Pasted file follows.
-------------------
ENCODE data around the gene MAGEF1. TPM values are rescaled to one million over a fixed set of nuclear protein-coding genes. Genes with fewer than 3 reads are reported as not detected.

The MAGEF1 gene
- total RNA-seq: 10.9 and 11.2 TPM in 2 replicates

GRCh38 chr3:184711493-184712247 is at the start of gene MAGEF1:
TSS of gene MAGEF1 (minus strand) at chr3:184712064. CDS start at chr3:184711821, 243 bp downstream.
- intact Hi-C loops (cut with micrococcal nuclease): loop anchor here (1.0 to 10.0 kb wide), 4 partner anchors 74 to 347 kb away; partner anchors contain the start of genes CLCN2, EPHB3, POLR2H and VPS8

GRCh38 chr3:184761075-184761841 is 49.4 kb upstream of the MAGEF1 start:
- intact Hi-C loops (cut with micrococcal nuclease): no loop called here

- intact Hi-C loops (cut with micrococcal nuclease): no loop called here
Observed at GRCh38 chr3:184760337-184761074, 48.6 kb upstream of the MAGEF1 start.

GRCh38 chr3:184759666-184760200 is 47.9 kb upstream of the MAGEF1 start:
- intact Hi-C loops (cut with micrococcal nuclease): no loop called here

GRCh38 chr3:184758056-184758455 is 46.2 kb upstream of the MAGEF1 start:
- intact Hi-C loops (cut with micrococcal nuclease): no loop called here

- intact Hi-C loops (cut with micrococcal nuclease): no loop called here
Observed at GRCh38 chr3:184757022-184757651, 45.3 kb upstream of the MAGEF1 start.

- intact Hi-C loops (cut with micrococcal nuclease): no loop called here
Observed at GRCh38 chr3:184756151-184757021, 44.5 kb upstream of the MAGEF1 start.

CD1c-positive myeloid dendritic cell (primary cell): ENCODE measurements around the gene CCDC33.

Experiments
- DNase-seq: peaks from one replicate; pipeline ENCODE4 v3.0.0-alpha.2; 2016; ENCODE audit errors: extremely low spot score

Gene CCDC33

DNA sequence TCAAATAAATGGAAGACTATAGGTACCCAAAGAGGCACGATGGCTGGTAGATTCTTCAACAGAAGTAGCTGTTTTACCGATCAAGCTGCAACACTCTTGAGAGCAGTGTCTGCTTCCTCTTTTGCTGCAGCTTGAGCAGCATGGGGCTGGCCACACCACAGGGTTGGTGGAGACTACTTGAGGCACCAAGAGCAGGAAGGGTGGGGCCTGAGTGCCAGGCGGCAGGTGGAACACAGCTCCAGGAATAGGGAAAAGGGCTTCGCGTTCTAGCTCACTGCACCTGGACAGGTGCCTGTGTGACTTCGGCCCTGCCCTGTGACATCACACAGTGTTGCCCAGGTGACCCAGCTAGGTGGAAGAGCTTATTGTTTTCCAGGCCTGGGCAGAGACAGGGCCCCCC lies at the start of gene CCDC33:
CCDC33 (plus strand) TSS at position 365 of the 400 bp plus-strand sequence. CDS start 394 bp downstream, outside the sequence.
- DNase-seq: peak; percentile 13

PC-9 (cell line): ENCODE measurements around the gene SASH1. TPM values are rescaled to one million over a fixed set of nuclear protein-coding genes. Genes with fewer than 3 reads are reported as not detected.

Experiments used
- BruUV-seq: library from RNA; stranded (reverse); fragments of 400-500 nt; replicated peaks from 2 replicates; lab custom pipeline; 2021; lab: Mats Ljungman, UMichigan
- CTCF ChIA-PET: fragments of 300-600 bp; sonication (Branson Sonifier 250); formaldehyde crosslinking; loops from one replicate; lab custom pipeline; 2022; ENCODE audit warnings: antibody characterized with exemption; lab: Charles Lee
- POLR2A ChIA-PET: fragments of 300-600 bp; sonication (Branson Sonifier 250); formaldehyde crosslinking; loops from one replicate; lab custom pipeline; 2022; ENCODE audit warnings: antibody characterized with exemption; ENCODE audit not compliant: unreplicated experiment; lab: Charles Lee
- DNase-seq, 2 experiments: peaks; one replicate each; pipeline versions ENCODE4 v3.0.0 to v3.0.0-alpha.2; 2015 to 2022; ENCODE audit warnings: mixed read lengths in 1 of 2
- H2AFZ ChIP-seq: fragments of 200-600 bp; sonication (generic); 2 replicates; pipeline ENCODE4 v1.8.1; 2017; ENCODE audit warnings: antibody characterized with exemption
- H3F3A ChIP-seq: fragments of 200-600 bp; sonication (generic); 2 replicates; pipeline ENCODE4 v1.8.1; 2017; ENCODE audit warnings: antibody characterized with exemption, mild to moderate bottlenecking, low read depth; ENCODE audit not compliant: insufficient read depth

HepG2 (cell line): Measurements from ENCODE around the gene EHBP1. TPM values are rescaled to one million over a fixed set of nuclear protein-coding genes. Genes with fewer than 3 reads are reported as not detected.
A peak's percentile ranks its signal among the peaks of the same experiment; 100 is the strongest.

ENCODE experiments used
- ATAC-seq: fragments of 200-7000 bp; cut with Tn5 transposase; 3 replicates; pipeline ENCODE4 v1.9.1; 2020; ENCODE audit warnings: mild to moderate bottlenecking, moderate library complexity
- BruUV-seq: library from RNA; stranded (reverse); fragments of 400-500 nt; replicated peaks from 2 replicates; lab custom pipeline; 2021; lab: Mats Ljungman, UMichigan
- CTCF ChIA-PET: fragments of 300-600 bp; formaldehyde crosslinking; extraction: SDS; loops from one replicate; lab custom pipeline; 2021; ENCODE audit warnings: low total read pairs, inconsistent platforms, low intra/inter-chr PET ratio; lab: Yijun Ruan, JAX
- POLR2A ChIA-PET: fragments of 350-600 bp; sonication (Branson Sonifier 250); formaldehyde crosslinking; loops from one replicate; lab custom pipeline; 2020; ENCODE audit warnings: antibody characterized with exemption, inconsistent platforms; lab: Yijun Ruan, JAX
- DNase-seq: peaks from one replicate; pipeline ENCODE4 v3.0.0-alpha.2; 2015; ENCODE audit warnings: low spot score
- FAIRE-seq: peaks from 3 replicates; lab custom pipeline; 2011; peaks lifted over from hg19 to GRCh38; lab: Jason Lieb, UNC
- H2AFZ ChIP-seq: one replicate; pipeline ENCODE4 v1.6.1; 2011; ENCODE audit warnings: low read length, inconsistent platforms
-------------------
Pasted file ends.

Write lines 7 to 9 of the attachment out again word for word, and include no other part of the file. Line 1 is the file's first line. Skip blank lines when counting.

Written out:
GRCh38 chr3:184761075-184761841 is 49.4 kb upstream of the MAGEF1 start:
- intact Hi-C loops (cut with micrococcal nuclease): no loop called here

- intact Hi-C loops (cut with micrococcal nuclease): no loop called here